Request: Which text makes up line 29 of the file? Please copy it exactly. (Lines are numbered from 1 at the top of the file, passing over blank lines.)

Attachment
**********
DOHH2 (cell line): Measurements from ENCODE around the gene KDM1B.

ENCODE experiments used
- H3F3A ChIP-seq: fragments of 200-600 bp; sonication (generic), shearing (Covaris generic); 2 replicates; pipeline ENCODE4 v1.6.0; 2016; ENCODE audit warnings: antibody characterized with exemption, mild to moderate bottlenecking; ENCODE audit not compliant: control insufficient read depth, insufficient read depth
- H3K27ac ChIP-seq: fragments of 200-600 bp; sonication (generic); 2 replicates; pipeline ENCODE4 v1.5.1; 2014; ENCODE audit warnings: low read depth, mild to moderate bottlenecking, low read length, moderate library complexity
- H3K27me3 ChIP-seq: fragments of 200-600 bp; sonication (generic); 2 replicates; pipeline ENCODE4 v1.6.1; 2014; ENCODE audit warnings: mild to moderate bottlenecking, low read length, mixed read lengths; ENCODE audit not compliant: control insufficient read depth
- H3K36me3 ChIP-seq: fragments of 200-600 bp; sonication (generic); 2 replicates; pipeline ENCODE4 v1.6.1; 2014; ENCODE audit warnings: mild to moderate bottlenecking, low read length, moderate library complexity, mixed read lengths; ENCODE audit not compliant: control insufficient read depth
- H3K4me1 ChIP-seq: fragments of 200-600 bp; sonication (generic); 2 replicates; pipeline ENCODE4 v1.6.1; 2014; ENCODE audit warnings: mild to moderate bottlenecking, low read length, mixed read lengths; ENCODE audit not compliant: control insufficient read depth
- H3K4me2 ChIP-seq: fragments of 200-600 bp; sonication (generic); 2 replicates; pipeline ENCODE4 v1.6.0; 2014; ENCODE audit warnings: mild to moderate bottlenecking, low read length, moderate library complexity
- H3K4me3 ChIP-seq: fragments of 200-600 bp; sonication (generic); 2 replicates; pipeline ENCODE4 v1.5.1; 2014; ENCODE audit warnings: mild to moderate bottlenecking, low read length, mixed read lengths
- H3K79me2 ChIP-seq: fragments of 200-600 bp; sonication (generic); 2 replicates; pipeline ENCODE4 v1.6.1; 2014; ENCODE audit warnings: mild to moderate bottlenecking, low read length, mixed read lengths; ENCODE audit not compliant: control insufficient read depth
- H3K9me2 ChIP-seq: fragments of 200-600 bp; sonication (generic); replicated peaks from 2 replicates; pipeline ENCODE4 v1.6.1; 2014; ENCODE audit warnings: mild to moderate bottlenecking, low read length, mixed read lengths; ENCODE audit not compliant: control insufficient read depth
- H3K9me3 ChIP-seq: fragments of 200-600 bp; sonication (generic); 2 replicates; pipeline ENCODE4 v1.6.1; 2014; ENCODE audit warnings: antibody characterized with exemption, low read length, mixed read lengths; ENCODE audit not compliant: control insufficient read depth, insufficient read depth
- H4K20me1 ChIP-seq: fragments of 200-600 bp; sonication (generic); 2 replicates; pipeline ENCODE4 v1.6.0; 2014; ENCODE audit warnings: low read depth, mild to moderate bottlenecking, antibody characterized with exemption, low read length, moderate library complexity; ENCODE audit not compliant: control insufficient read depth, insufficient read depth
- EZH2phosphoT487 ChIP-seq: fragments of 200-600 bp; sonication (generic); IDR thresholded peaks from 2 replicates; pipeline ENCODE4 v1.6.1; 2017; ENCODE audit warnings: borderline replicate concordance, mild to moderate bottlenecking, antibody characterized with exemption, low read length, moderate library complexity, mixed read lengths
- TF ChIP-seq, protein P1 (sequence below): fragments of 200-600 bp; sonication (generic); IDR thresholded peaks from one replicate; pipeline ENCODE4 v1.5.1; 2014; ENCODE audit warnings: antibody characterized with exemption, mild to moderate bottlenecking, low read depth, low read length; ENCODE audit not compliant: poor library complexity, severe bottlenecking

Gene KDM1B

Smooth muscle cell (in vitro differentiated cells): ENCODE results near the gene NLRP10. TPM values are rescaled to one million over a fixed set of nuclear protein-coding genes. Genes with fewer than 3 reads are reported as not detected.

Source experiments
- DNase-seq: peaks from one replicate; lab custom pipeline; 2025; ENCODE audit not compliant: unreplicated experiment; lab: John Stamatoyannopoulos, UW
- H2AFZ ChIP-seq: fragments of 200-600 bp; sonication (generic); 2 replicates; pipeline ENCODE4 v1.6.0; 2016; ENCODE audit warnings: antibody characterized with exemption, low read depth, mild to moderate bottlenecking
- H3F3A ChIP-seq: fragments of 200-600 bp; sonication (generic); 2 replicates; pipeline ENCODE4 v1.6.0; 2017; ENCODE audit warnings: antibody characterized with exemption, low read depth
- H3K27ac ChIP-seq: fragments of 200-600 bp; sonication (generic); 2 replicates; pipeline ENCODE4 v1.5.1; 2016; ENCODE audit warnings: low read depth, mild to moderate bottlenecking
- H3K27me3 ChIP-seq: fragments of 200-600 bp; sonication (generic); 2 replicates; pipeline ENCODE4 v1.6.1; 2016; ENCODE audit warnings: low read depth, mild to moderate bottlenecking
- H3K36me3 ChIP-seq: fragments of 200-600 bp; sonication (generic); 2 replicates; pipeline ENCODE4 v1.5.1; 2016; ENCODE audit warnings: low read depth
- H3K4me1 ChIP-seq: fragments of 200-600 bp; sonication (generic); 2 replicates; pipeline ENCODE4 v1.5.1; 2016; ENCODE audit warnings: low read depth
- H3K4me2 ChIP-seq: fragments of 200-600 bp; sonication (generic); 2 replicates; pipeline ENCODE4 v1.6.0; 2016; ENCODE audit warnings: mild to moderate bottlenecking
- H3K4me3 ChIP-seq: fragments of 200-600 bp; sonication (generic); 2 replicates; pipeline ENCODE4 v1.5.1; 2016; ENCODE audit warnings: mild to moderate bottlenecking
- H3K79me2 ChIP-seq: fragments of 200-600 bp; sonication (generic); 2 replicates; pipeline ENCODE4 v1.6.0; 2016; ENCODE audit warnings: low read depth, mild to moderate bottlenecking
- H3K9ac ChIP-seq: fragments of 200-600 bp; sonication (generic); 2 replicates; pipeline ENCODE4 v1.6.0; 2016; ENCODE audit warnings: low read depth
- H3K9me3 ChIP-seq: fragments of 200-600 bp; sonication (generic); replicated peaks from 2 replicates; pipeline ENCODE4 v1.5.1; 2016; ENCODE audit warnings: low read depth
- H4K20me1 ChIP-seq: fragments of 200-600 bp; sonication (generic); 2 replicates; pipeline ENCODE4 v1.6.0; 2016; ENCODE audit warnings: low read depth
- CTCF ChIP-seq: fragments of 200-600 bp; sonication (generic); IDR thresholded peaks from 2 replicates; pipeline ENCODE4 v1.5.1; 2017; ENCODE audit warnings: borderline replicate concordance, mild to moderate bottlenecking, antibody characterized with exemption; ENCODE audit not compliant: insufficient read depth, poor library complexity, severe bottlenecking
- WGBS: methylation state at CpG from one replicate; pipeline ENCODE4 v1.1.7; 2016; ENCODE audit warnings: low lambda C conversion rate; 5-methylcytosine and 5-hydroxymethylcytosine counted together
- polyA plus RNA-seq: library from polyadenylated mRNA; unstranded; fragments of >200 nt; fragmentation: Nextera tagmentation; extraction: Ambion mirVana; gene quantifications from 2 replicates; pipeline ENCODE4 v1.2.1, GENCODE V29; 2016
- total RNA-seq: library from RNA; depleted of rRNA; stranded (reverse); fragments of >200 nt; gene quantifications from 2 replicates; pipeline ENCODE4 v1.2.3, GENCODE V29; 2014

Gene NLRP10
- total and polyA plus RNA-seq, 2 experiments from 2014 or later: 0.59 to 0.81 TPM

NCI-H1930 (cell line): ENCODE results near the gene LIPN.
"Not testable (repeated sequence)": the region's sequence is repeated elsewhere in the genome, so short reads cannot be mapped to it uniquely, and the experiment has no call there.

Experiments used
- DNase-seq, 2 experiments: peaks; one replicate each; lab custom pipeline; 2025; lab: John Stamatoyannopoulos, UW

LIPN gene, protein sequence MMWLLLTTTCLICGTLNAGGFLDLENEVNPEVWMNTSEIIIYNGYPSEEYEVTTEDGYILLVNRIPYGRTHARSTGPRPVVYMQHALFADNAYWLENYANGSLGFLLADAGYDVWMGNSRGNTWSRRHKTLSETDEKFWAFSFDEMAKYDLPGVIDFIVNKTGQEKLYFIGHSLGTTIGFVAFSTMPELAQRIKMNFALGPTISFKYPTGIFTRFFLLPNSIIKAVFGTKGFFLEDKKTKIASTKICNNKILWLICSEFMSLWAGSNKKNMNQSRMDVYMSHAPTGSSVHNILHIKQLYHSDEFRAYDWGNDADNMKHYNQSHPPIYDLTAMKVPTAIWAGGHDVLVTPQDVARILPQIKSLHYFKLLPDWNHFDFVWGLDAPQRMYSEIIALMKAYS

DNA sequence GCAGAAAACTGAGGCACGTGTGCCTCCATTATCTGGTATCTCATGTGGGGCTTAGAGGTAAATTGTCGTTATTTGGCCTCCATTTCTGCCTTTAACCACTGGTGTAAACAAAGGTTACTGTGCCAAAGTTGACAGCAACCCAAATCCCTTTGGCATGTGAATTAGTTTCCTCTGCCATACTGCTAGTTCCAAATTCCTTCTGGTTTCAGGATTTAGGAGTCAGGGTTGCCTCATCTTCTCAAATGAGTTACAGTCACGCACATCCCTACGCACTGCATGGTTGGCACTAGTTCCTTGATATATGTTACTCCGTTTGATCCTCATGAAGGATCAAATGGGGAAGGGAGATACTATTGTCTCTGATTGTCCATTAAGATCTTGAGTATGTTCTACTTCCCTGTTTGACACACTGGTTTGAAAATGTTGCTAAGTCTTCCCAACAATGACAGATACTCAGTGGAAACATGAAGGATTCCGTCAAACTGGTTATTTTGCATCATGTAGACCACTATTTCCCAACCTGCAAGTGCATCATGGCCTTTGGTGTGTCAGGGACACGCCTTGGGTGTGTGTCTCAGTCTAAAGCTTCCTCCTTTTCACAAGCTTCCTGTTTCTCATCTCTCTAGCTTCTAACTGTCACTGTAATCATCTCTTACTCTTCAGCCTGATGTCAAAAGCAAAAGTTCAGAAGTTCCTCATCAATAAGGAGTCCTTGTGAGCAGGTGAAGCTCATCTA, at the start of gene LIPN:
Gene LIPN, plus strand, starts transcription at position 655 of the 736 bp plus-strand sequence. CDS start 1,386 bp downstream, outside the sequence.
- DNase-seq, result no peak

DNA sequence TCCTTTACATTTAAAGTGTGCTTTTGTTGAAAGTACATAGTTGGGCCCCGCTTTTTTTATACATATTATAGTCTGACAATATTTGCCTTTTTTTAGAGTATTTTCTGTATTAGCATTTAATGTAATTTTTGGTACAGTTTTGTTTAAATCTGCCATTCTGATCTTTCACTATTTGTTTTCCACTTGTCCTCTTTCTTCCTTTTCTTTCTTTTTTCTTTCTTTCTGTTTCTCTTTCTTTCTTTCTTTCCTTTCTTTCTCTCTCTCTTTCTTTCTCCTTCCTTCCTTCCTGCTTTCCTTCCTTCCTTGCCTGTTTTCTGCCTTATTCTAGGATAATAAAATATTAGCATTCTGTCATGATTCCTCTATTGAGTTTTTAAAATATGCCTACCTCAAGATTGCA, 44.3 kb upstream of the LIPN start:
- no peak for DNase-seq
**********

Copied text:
- H3K9ac ChIP-seq: fragments of 200-600 bp; sonication (generic); 2 replicates; pipeline ENCODE4 v1.6.0; 2016; ENCODE audit warnings: low read depth